De’Andre Williams v. United States, No. 11-CF-526 (decided
October 10, 2013)
Players: Appellate judges: Glickman, Blackburne-Rigsby, Beckwith. Opinion by Judge Beckwith. Peter Meyers for De’Andre Williams. Trial judge: Michael Rankin.
Facts: Two days after a double murder, police arrested Mr. Williams near the scene after he allegedly fled from them and, while fleeing, dropped a firearm consistent with the murder weapon. Mr. Williams’s defense theory was that the officers lost sight of the suspect during part of the chase and misidentified Mr. Williams as the person who had fled and dropped the gun.
Prior to his murder trial, Mr. Williams was charged, tried, and acquitted on the charge of possessing a firearm (as a felon) arising from these events. Notwithstanding his acquittal on the firearm-possession charge, Mr. Williams’s murder prosecution was largely based on the same evidence that he had possessed the firearm in question.
After the trial court admitted the firearm-possession evidence over defense objection, Mr. Williams sought to counteract the evidence by informing the jury about his prior acquittal, but the trial court disagreed and excluded evidence of the acquittal.
Issue 1: Did the trial court abuse its discretion by excluding evidence of Mr. Williams’s acquittal on the felon-in-possession charge, offered on the theory that it would help the jury make a “fair and balanced consideration of the evidence.”
Holding 1: No. In this case of first impression, the Court concluded that admission of prior-acquittal evidence, offered to help the jury assess the value of prior-crimes evidence, is “ultimately a discretionary decision” for the trial court. That discretion was not abused here because the court properly balanced probative value against prejudice and did not follow a “rigid policy of inadmissibility.”
· Although the Court affirmed the exclusion of acquittal evidence in this case, it made clear that such evidence can be admissible and should be evaluated on a “case-by-case” basis.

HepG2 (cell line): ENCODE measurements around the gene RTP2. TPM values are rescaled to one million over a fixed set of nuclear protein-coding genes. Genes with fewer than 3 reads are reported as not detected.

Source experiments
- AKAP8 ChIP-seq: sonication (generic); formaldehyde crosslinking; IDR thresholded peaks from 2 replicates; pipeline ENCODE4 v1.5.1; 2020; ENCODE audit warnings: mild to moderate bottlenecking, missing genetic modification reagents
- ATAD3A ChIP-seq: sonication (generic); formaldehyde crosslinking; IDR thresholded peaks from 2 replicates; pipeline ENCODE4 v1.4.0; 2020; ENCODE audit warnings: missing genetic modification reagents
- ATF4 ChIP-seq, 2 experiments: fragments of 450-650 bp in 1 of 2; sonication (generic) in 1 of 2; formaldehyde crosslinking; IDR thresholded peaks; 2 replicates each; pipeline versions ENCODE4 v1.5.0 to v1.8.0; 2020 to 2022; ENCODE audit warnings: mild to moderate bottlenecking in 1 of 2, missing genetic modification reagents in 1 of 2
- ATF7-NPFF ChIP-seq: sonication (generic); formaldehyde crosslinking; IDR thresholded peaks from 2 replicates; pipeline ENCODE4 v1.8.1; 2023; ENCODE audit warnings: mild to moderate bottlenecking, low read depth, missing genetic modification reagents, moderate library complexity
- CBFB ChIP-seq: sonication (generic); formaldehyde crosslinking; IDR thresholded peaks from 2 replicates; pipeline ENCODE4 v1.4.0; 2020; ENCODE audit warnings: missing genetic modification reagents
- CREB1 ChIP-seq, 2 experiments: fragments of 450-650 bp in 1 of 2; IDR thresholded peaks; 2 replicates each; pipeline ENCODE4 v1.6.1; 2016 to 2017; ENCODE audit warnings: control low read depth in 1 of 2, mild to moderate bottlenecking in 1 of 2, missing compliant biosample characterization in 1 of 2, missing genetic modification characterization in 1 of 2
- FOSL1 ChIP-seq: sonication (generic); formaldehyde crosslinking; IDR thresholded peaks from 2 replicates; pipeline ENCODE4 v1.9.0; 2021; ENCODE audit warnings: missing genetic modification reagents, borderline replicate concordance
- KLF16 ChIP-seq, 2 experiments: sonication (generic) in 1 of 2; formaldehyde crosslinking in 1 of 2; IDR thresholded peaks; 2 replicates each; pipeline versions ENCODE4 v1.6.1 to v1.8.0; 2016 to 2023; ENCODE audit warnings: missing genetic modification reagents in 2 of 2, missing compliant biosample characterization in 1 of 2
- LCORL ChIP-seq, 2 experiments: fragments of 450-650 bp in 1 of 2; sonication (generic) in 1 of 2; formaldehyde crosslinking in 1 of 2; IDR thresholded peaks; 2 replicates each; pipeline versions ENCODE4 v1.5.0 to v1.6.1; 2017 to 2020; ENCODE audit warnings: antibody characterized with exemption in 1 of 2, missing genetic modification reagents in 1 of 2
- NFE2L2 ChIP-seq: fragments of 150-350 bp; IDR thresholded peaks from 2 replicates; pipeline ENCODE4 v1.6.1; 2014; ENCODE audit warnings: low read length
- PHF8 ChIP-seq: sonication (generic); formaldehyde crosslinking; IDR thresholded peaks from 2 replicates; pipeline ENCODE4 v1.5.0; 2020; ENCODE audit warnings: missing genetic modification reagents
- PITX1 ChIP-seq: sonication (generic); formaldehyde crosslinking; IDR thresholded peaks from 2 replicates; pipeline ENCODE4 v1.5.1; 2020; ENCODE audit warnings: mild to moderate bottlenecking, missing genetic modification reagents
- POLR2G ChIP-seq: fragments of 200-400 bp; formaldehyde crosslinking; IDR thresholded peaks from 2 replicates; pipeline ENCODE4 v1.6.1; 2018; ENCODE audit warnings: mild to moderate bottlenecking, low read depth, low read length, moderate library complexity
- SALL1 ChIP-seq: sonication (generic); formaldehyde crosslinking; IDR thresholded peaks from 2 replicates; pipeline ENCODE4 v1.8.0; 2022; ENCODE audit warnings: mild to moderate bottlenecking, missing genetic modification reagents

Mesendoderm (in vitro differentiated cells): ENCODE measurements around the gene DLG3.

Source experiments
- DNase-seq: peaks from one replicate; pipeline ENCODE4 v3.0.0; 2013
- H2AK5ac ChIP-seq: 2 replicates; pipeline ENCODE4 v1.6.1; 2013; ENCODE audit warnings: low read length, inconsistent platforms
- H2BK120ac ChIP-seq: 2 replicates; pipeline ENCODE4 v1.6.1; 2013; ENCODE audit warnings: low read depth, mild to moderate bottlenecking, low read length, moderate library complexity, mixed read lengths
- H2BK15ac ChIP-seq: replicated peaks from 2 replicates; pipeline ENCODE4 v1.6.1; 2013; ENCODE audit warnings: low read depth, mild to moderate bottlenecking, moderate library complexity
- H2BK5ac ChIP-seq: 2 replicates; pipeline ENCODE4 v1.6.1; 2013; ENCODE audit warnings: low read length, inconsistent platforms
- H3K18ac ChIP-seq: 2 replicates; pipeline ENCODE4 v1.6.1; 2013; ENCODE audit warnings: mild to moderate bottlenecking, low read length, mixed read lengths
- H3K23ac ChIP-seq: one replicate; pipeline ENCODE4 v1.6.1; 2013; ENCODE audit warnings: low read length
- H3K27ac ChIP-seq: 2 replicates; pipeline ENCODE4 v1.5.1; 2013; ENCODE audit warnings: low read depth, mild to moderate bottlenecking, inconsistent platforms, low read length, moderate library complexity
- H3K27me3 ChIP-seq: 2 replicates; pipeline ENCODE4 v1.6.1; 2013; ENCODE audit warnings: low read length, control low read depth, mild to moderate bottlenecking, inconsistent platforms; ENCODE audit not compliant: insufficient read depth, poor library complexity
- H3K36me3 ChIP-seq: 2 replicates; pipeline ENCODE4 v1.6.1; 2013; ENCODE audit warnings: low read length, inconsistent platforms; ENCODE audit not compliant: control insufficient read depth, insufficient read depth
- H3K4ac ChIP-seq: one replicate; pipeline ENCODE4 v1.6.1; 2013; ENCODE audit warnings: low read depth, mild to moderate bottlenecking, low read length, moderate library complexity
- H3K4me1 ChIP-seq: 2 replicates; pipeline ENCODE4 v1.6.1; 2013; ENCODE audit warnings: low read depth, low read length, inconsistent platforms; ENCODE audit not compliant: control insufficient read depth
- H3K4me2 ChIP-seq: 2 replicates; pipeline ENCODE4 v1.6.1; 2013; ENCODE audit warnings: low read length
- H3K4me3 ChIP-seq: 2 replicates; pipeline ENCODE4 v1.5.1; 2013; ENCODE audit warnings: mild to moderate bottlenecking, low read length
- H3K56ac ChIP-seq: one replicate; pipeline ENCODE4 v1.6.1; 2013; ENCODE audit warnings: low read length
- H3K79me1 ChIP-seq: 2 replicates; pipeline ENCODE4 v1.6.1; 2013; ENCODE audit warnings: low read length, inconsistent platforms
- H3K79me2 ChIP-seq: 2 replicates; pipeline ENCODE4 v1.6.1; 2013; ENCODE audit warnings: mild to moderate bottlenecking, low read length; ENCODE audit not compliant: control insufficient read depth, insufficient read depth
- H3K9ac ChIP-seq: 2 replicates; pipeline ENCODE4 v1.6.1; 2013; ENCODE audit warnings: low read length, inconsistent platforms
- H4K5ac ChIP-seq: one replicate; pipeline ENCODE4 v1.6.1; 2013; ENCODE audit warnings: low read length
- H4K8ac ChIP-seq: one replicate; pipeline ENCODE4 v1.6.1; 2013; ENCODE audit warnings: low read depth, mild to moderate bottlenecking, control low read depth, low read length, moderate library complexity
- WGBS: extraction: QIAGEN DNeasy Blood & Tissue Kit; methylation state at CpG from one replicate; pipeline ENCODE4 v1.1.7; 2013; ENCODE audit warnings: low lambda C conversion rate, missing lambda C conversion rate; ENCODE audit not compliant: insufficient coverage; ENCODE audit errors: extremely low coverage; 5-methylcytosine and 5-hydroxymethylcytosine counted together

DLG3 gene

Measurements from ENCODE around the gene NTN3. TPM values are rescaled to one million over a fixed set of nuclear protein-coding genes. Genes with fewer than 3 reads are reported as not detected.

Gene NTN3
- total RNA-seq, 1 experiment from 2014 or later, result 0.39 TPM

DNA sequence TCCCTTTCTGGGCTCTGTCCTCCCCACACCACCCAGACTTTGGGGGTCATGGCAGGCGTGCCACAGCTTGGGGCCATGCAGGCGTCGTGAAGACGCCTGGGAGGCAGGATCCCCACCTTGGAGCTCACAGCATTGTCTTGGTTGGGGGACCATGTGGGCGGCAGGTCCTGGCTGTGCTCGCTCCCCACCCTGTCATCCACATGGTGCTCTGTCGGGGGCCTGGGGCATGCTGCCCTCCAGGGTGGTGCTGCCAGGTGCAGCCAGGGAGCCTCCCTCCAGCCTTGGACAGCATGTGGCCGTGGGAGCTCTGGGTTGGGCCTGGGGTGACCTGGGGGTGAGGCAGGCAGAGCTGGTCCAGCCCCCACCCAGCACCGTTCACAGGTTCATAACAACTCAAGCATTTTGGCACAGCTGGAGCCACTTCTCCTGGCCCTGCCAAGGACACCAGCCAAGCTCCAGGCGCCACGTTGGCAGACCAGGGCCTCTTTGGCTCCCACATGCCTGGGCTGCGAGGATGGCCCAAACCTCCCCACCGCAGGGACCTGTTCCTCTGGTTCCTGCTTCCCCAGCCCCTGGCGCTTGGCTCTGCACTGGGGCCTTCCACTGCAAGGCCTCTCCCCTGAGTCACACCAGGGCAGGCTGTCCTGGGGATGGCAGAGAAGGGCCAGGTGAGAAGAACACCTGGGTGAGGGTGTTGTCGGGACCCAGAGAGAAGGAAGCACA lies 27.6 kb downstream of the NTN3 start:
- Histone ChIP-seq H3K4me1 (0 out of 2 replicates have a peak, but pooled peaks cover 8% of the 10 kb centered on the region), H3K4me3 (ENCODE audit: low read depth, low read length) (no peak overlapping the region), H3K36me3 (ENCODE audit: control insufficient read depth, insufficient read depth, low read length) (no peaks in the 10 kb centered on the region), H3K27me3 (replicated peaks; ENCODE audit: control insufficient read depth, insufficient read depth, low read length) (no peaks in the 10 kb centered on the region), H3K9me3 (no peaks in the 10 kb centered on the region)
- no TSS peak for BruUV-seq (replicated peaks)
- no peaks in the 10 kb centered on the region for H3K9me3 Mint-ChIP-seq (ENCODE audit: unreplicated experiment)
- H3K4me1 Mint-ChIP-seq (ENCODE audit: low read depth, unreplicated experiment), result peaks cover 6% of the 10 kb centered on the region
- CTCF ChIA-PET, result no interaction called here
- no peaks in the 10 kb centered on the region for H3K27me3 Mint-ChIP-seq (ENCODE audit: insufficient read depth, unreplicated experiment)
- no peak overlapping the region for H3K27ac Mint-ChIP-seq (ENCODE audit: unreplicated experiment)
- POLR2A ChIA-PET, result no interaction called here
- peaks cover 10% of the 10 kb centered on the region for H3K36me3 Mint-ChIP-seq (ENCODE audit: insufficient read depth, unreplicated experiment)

· The Court generally agreed with federal courts that acquittals “often will be of limited relevance to prove or disprove a fact at issue in the prior trial,” and might run into hearsay problems when offered for that purpose, but also stated that in some cases acquittals can be highly relevant for a nonhearsay purpose “to correct for the likelihood that jurors have made a mistaken inference that the defendant was tried and found guilty of the prior crimes.”
· The Court emphasized that on appeal Mr. Williams did not raise two other potentially promising arguments, i.e. that his acquittal should have: (1) estopped the government from relitigating whether he had possessed the firearm, and (2) influenced the trial court’s decision that there was clear and convincing evidence that Mr. Williams had possessed the firearm, warranting its admission at trial as prior-crimes evidence under Drew.
Issue 2: Did the trial court abuse its discretion by refusing to dismiss the case or give a missing-evidence instruction as discovery sanctions based on the police’s failure to preserve the murder victims’ clothing and the car in which the murder occurred?
Holding 2: No. Dismissal is an appropriate discovery violation only when the government has acted in bad faith, and the trial court reasonably found that the officers’ lapses here were merely negligent, not in bad faith. To the extent that the trial court refused a defense request for a missing-evidence instruction, any error was harmless because the defense powerfully argued in closing that the police’s investigative lapses gave reason to doubt.
Issue 3: Did the trial court’s error in accidentally giving the jury an unredacted copy of a transcript of a witness’s testimony at Mr. Williams’s prior trial substantially sway the verdict?
Holding 3: No. The record gave no reason to suspect that the jury read or relied on the unredacted parts of the transcript before the trial court realized the mistake and redressed it by instructing the jury to limit itself to the redacted transcript. JM.